The ski group comes into view as we descend Ásgarðsheiði, brightly coloured Gore-Tex shells standing out in sharp relief to the blasted white surroundings. As we disembark from Emma, I sense a charge in the air. Walkie-talkies crackle and click in the wind. We are surrounded by expert guides and experienced skiers, but this windswept heath is not a place anyone wants to linger. 

The wind is picking up as we strap on our skis. Before us, at the northeast edge of Kerlingarfjöll, stands Loðmundur mountain, the so-called King of Kerlingarfjöll. At 1,432 metres [4,698 ft], it is not the tallest peak here, but its distinctive shape has earned it a place in the hearts of mountaineers. It is also the most technical peak to summit in this range, skirted by steep slopes on its sides, its top ringed by near-vertical cliffs.

loðmundur mountain kerlingarfjöll
Loðmundur, the king of Kerlingarfjöll.

“Everybody warm? Good to go?” Brynhildur yells atop the wind. We can’t afford to stop at length; cross-country skiing in this environment is a delicate balance. Stay still for too long, and you cool down; overheat, and you sweat through your layers – a potentially dangerous situation in extreme temperatures. The current temperature is -15°C [5°F] with wind gusts up to 30 m/s [67 mph].

A long, broad slope extends before us. A switchback trail cuts zigzags through the snow, and the more advanced skiers have already pushed off. With little time to lose, I begin my descent.

There is an art to cross-country skiing downhill. While downhill skiers can simply form a “pizza” shape with their skis to slow down, it’s important for cross-country skiers to remain in the ruts that have been cut in the ice-crusted snow by their fellow travellers. This means that conventional braking methods are out the window, and I must instead time my descent such that I lose momentum where the switchback turns, dragging my poles in the snow if need be. Once stopped, I cut my slope-facing foot into the side of the hill and with the other, I take a conspicuously large goose-step and turn my foot in the other direction. Once secure, I repeat the procedure with the other foot and then it’s downhill again. Through the constant rebalancing and readjusting, I discover muscles in my feet previously unknown to me.


It is a relief when we reach the bottom, where we resume our shuffling and kicking. After a brief respite, we head out again across the flats of the plateau. Loðmundur is at our back, and a sharp wind picks up from the northwest.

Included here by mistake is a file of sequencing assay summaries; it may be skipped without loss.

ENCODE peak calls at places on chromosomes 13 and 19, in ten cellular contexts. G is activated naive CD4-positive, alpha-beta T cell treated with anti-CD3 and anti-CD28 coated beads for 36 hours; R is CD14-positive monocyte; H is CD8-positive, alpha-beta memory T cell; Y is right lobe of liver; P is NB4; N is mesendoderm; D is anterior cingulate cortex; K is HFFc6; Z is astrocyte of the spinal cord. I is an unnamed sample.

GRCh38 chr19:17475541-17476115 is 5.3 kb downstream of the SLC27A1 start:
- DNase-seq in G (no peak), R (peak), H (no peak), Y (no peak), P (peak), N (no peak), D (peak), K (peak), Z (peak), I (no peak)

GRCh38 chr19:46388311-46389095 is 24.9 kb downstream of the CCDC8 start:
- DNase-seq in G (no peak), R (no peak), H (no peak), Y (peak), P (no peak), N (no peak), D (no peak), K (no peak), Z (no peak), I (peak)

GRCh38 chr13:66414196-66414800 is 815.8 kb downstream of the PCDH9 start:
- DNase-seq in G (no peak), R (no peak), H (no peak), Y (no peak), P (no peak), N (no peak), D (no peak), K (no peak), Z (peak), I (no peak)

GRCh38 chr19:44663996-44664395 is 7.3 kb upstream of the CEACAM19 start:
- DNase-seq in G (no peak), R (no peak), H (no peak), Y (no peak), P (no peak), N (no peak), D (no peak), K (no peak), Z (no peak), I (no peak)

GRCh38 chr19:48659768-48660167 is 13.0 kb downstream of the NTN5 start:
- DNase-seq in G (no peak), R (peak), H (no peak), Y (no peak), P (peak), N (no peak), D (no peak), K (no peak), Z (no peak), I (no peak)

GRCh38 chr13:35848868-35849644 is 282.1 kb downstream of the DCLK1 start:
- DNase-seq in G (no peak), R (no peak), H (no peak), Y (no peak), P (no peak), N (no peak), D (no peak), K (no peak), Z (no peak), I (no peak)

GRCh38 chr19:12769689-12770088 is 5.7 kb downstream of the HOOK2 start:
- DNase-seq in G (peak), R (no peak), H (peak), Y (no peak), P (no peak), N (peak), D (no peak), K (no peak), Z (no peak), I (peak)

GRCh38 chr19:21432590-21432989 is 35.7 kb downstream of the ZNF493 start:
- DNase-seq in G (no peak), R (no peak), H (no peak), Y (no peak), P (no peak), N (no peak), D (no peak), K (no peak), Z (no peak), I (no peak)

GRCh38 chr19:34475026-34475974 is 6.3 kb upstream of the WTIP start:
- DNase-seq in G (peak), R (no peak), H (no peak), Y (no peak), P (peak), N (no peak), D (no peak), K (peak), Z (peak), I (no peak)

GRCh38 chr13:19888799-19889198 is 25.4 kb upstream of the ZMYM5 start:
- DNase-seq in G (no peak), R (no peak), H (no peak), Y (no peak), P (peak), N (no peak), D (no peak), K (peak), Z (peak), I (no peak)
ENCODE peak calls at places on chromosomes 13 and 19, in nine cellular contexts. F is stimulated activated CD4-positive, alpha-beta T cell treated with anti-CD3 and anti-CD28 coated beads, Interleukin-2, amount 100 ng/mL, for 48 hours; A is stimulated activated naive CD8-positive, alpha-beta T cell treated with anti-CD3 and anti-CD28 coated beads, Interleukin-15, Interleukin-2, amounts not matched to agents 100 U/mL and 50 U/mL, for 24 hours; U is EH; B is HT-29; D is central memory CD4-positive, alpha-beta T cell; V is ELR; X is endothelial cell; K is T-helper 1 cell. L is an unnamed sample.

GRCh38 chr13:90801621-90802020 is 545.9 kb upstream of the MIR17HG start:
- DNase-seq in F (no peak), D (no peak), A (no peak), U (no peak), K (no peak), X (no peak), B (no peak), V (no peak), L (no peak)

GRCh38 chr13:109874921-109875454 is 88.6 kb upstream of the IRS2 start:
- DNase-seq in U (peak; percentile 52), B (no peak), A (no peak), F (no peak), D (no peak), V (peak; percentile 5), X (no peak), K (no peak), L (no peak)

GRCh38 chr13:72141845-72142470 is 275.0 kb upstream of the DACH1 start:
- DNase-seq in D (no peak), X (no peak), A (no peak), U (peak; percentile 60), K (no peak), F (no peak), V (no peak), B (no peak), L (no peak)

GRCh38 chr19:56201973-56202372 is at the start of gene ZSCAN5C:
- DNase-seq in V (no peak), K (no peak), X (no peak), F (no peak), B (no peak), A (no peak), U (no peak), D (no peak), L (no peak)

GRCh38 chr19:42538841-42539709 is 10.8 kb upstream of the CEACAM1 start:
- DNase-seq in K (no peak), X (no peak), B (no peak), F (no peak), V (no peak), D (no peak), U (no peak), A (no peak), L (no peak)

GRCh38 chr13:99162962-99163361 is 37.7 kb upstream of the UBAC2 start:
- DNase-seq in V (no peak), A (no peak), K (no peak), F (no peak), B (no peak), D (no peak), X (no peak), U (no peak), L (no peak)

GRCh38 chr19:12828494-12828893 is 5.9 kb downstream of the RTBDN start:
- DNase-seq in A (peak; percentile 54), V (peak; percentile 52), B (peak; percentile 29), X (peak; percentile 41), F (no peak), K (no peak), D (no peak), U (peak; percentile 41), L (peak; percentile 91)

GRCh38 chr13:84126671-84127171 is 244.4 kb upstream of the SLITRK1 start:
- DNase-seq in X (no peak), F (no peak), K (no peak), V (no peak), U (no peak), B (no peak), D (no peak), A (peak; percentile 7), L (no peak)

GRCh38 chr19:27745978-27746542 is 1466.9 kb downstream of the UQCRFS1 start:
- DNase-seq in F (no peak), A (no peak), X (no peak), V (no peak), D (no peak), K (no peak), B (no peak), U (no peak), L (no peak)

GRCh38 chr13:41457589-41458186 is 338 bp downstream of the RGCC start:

The wind is unrelenting, but, fortunately, there are times when it’s at our backs, catching our shells in the wind like sails. The temperature is dropping, and we have several kilometres to go before we return to base camp. The group sinks into the silence of grim determination, pushing on through ice patches, snow drifts, and uphill slopes. During particularly sharp blasts of wind, a burst of mad laughter picks up along the column. It’s infectious, and I join in, howling at the wind. By the time we return to base, I can honestly say this trip has been one of the hardest things I’ve ever done; it also happens to be one of the best days spent outdoors in my life.

Another world

As I sit in the supervan bound for civilisation, I think about distance and time. From Gullfoss, the nearest outpost of civilisation, it is only some 50 or 60 km [some 35 mi] to the Highland Base at Kerlingarfjöll. But on the icy highland tracks, it takes five or six hours to traverse these kilometres, making this corner of the highland just as far removed from Reykjavík as London or Paris. A traveller may well wonder – why come to Kerlingarfjöll at all? The answer, it seems to me, is simple. On any other weekend, I could have visited another city, another country. But out here, I’ve visited another world.

kerlingarfjöll highland base

Point of Sale

Shopping malls Iceland

Reykjavík streetlife is something of an oxymoron, a contradiction in terms. In the winter in particular, locals abandon the main street Laugavegur to the droves of travellers, seeking the comfort of home during the dark days. But even during the shortest days of the season, there are oases in Reykjavík, beacons of light where families […]

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In Full View

Hörður Kristleifsson @h0rdur

Hörður Kristleifsson is a 25-year-old photographer who’s been practising his craft since 2010, when he got his first camera. But things really took off in 2018, when he got his got his first drone. “Since then,” Hörður tells me, “it’s been a passion that’s kept on growing. You just get such a unique perspective with […]

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Chill & Grill, Salt & Sour

Gunnar Karl Gíslason, head chef at Dill

In the rhythmic flow of seasons over the stony Icelandic landscape, where the North Atlantic winds carry tales of resilience and the terrain demands a symbiotic dance with nature, a culinary legacy has emerged – a testament to tenacious farmers, brave fishermen, and the profound respect for the resources that grace their doorsteps. Finding stories […]

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Decades of Darkness